Abortion Clinics Don’t Care About the Mother: One Woman’s Story

By Amelia Hamilton Published on June 4, 2015

When Tina was 28, she was in a long-term committed relationship and building a career. Then, unexpectedly, she found herself pregnant. When she chose to have an abortion, a decision she regrets to this day, she learned, in her words, that “the pro-choice movement cares very little about the mother.”

“When I and my boyfriend of about 2 years at that point found out we were pregnant,” she said,  “it wasn’t because we didn’t use protection. We had used a condom and plan B because the condom broke. But I still got pregnant. I was 28 years old and he was 25. An unplanned pregnancy is never easy, and he tried to be supportive and strong, but really he was just a kid who didn’t have his life together and I knew I couldn’t raise the child alone. So we looked into adoption and keeping the baby, and then abortion. The pregnancy took a toll on my body and health. I wasn’t able to take the medication I needed to take, and it was very difficult being pregnant and off those medications. Abortion seemed like the best option, especially after (my boyfriend’s) mother called me and convinced me … or rather pushed me into it.”

Tina has bipolar disorder and was unable to take her medication during the pregnancy. She knows that this contributed to making the wrong decision. “I was pressured into it. I was not in the right frame of mind either. I couldn’t be on medication and I was … well, sick.” That is one of her major regrets, and she has a piece of advice for women in similar situations: “Don’t let anyone pressure you into having an abortion, there are always other options.”

Having decided on abortion, she went to Planned Parenthood where “it cost $500 to kill my baby.” When confronted with pro-life demonstrators outside, she didn’t want them anywhere near her. “I know they were there to be ‘nice,’ but it isn’t what I needed. I knew I was making a bad choice already.” It felt to Tina like the demonstrators were there not to help her, but to judge her.

Inside the clinic they work hard to avoid the reality of the situation. “They make you feel like this is normal and natural … like it’s the same as getting a check-up at the doctor’s office. It’s cold, it’s sterile, it’s unemotional. They do everything they can to make you feel as disconnected from reality as possible.”

Part of the experienced included watching a video designed to make her feel better about aborting her child. As for the procedure itself, she said that people have gross misconceptions about that. “You have no idea how bad it actually hurts,” Tina said. And the noise (of the suction), and the doctors who don’t say anything, who don’t give a s—. I mean, they seriously couldn’t care less.” When the procedure was over, Tina says, “I watched my baby get carried off into a container marked ‘medical waste.’” Then she knew how little respect the abortionists had for the baby as well as the mother.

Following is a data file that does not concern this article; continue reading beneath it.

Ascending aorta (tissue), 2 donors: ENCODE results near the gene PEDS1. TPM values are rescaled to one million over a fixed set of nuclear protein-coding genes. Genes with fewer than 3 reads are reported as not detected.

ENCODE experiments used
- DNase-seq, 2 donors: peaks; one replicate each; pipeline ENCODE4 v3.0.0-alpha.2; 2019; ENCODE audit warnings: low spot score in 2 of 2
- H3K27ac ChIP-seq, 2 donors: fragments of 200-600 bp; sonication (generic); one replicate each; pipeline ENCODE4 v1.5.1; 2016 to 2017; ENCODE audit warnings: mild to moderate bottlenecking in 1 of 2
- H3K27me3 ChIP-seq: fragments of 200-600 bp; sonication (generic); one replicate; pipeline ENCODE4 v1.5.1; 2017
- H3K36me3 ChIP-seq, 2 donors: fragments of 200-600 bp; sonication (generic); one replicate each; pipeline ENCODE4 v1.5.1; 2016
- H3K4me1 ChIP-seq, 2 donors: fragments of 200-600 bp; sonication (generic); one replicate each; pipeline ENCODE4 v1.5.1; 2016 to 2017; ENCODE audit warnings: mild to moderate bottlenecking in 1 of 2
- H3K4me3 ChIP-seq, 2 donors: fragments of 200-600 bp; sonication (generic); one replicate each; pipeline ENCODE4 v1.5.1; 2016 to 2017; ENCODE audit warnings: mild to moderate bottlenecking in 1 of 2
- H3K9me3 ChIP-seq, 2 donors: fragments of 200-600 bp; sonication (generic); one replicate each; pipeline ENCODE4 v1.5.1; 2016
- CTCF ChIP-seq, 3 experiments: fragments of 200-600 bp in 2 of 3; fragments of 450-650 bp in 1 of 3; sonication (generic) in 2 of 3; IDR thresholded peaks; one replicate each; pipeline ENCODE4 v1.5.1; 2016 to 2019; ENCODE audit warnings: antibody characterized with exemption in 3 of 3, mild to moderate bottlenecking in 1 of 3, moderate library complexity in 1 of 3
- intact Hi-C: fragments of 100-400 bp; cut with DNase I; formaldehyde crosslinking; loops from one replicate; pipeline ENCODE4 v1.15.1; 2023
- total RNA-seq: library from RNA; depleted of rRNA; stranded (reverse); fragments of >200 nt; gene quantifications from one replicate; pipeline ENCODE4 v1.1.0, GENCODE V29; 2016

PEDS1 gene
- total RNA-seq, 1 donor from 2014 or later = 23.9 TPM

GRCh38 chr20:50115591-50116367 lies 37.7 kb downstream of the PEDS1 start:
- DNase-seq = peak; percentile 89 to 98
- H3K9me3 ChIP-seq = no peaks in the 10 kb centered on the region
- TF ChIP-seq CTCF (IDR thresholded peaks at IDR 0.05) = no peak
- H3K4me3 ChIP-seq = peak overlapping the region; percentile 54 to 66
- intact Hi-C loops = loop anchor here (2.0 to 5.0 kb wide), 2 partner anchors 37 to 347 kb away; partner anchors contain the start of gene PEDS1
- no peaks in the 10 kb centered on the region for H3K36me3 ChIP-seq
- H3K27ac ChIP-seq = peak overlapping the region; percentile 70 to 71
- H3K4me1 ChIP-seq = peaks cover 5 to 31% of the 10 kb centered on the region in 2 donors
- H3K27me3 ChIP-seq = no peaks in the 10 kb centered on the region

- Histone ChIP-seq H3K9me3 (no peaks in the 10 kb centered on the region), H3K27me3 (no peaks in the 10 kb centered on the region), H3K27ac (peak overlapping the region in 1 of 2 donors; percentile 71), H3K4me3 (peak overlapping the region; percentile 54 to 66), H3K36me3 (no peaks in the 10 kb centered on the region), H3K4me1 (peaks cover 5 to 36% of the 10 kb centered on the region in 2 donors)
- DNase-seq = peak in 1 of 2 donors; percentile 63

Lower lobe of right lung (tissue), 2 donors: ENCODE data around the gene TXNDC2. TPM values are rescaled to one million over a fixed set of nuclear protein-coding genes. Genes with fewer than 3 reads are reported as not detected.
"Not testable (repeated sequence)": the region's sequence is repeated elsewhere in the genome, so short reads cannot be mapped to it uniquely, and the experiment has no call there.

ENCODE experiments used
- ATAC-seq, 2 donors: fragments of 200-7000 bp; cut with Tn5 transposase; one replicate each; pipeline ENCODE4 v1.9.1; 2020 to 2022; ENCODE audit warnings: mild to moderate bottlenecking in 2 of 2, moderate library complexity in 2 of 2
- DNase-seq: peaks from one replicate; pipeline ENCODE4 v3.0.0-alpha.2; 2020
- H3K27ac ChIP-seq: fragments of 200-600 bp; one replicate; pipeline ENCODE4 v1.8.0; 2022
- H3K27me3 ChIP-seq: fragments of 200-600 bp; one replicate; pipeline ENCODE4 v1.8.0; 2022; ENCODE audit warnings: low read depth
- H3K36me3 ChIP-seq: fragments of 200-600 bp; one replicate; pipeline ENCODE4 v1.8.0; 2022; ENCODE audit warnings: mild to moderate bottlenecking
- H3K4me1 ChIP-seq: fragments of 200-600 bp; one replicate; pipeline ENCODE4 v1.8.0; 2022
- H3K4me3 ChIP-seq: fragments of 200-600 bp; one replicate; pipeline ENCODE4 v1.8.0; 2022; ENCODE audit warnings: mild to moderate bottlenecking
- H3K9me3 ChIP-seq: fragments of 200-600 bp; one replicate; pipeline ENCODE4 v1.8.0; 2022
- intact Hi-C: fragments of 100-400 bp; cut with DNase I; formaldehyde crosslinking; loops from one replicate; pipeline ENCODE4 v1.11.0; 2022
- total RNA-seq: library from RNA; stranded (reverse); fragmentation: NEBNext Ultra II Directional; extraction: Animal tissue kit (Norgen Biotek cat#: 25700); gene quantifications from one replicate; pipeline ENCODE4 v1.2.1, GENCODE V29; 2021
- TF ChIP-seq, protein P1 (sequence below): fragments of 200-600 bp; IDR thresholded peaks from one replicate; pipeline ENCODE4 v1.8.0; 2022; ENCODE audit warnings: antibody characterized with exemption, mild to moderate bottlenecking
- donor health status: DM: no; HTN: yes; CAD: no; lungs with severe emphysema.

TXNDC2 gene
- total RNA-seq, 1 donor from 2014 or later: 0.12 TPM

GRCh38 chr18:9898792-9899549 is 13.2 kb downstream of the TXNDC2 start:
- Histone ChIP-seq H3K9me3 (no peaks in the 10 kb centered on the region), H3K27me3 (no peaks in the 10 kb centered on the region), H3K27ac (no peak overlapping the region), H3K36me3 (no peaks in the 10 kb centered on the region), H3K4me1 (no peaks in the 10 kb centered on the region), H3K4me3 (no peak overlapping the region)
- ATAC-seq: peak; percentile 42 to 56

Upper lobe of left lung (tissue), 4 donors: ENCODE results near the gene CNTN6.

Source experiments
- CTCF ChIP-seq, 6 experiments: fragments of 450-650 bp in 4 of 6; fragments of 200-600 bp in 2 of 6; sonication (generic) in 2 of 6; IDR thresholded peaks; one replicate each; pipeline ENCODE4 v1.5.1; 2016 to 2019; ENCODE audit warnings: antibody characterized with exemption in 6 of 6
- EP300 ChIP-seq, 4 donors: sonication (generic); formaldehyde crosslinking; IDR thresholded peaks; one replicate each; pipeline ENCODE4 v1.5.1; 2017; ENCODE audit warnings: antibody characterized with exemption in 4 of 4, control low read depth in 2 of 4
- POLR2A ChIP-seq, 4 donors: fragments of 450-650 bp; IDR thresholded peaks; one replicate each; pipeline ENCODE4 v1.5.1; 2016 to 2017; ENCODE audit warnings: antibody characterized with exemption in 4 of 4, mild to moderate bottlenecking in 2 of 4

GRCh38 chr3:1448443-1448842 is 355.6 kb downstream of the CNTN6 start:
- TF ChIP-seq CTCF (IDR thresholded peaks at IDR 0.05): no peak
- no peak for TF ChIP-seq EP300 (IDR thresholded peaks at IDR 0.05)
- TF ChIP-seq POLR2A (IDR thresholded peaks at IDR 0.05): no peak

Immediately after the procedure, she was emotionally numb. “You go into a ‘recovery’ area … it’s a room with a bunch of other girls who had abortions, and I felt fine. It feels like you have bad cramps. I didn’t cry, I just sat there and comforted other girls who were crying.”

It was later that her choice began to take a toll on her. “You continue to have the hormones flooding your body until, one day, they stop, and what flows next are the tears. You can’t stop them, they are inevitable.”

When Tina’s body had put the abortion behind her, she knew that the emotional toll was just beginning. “The day you get your period again is the worst part. It’s really over then, over-over, and there will always be an empty place in your heart. Always. Even as the 7th anniversary of the due date approaches. I may not have always wanted a baby, but that baby wanted me. She wanted me to be her mother, and I failed her, and that is what will always stick with me. Life is precious. Life is beautiful.”

We are seeing abortion facilities using slick marketing to make women think that an abortion is a quick, casual procedure. No big deal, and then the mother can move on. For women facing an unplanned pregnancy, Tina wants them to know that abortionists are selling a false bill of goods. “The decisions we make have consequences,” she said. “I would just say it hurts a lot and it takes a toll on your mental well-being.” More than anything, “I regret aborting my baby, and I regret giving Planned Parenthood my money.”

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